Table II. Healthcare professionals’ perceived usefulness of certain GItools and view as to whether the GItool should be produced in the future (Likert scale 1 (negative) – 5 (positive)). Number of answers 50
A total of 4 educational seminars were arranged during the project, with 610 professionals attending. The first, entitled “From patient to a rehabilitee – from rehabilitee to coping with the illness” explored prevention of youth marginalization, rehabilitation of musculoskeletal disorders and the organization of rehabilitation. The topics of the other seminar were cardiac rehabilitation, treatment and rehabilitation of ADHD (Attention-deficit hyper-activity disorder) and hip fracture. In addition, 2,156 professionals attended 14 CME sessions arranged as part of CME events.
Feedback from participants was mainly positive regarding the usefulness of topics and the content of the 4 seminars arranged during the project. On a scale from 1 (disagree) to 5 (agree), the mean value for the majority of lectures was greater than 4.
Implementation of seamless care pathways
The group that prepared the implementation of the CC guideline on shoulder tendon disorders held 5 meetings between June 2016 and March 2017. The group identified important objectives of change and how these aims could be put into practice. They divided the aims into 4 categories: diagnostics, pain treatment, rehabilitation, and the care pathway. In addition, the aims were prioritized.
Progressive, systematic, timely, and sufficiently long-lasting therapeutic exercise period for patients with shoulder tendon problems was identified as the most important implementation theme. Engagement of patients with self-care was perceived as another important rehabilitation-related implementation aim. The group defined the aims in a table, including target group, barriers and facilitators, and possible means (interventions) to drive change. As an example, Table III shows the rehabilitation-related objectives for change. The implementation plan template is shown in Appendix SI1. The group decided on the steps, responsibilities, and timetable for implementation, and how to follow and measure change. Table IV shows the agreed actions.
Table III. Example of the description of the implementation objectives
Table IV. Agreed actions to implement the Current Care Guideline on shoulder tendon problems
The new generic model of care for patients with musculoskeletal diseases was developed and published on the CC website (https://www.kaypahoito.fi/). Materials for patients and the education were produced. Four different multidisciplinary education sessions were organized between October 2017 and February 2018, with an orthopaedic surgeon, a physiatrist, 2 physiotherapists and a facilitator acting as instructors. Each session included lectures, as well as hands-on education on diagnostic tests and therapeutic exercises in which a physician and a physiotherapist worked as a pair. The generic model of care for patients with musculoskeletal diseases was introduced. In addition, self-care instructions were gathered and tips for motivating the patients were shared. There were 74 participants, 40 of whom were physicians and 34 were physiotherapists. An electronic feedback questionnaire was sent to the participants after the sessions; however, only 27% responded. The majority of respondents found the sessions useful. Respondents also stated that they were committed to changing their behaviour concerning shoulder tendon disorders. Respondents expressed gratitude specifically for the hands-on sessions on diagnostics and exercises.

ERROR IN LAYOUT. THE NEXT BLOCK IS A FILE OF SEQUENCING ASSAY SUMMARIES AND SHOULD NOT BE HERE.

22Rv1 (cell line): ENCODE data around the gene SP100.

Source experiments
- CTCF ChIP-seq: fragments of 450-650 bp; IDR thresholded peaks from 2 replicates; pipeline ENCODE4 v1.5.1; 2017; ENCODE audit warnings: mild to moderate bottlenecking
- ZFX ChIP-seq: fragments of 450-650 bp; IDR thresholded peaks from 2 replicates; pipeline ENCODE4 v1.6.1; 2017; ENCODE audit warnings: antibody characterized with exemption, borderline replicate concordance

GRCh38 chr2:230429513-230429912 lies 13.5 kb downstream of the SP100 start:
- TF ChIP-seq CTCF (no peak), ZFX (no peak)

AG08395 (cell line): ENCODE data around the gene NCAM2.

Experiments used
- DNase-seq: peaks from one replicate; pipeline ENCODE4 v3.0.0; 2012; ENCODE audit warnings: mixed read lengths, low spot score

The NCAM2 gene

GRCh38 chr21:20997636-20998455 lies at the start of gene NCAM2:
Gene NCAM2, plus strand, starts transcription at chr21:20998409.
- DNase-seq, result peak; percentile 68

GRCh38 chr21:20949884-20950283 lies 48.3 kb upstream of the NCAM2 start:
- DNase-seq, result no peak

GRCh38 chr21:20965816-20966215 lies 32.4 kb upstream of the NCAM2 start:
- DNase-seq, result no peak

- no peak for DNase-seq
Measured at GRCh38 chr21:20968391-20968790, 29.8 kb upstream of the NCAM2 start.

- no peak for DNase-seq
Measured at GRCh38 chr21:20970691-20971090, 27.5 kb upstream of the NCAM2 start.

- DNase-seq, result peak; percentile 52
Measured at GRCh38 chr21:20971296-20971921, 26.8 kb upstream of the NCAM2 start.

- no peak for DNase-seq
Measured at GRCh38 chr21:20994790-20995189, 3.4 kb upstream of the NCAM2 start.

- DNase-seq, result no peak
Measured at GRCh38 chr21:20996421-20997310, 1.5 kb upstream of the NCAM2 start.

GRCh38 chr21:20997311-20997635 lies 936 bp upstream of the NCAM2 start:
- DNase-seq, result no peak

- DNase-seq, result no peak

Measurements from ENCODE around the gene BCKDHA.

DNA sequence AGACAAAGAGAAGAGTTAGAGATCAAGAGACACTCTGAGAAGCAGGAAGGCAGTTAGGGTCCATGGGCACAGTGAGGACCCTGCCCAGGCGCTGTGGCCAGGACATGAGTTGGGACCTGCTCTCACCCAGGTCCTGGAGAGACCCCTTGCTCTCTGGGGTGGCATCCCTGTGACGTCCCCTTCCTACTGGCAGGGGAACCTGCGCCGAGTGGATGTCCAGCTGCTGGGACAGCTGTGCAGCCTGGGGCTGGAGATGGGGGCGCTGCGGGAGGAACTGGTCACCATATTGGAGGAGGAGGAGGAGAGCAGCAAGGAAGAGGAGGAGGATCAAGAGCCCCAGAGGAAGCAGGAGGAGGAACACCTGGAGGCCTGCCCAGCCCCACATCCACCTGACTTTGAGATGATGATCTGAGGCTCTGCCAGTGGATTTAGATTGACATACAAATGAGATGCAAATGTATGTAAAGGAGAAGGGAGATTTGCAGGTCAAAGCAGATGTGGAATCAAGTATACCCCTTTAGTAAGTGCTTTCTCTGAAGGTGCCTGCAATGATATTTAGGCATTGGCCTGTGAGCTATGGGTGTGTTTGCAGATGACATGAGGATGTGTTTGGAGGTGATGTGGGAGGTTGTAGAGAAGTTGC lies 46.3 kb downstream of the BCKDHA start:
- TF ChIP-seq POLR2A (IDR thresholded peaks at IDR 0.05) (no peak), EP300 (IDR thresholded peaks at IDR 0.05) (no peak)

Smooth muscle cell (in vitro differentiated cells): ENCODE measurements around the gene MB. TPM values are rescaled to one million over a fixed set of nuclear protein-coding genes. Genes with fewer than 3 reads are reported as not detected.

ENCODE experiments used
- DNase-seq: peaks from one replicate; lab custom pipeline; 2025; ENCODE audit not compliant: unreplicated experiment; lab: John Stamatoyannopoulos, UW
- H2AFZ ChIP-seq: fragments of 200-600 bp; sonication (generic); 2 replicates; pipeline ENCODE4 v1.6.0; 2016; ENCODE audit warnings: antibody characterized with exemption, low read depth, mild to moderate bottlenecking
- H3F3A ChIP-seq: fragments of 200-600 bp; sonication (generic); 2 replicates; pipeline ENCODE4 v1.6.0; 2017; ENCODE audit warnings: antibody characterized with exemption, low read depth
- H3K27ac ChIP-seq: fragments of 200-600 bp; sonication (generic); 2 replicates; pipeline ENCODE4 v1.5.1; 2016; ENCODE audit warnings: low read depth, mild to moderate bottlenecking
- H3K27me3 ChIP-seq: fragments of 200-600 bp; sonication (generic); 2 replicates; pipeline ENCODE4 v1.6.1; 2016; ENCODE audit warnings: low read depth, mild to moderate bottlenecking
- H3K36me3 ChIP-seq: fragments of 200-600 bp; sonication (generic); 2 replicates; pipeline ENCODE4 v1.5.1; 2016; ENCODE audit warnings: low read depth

An important part of implementation is to follow how change occurs. The group described the objectives of change and possible measures for change. For example, to measure the objective “timely given, systematically and progressively executed and long enough therapeutic exercises in degenerative tendon problems”, the following measures were identified: exercise groups established (yes/no), number of participants, time on “waiting list”, Western Ontario rotator cuff -index in use, number of sick-leave days due to shoulder problems, and electronic training diary in use (yes/no). However, the group recognized several barriers to the use of these measures. For example, problems in obtaining reports from electronic health records were found to be an important barrier.
Based on our experience, it is feasible for a guideline producer to achieve systematic inclusion of rehabilitation into guidelines and thereafter into GItools. We successfully forged co-operation between a guideline producer and a healthcare organization in a local implementation project, although some difficulties occurred in following the scheduled timetable.
This project lacks data on the effectiveness of our GItools. Based on the questionnaire, however, the GItools, particularly the patient versions and information for patients, were well received and considered useful. According to a Cochrane Review, a GItool developed by the guideline producers may moderately increase adherence to the guidelines (9). However, there was a limited number of randomized controlled trials (RCTs), and there was variation in the clinical conditions, types of healthcare professionals included in the studies, types of behaviour targeted, and the GItools. Due to this heterogeneity, it was not possible for the Cochrane Review to draw conclusions about the comparative effectiveness of GItools.
Implementation interventions are often complex. Theory-based careful planning is therefore crucial, particularly with complex interventions, such as implementation of seamless care pathways (5). To plan the implementation project we used a similar theory-based structured approach as that used by French et al. (10). This process began with asking the question “Who needs to do what differently?”, followed by barrier identification, selection of intervention components and planning of evaluation. The last additional step was the planning of responsibilities and drafting a schedule. Implementation at the local level facilitates the identification of aims and barriers, and offers expertise on facilities and resources (4, 6, 11, 12).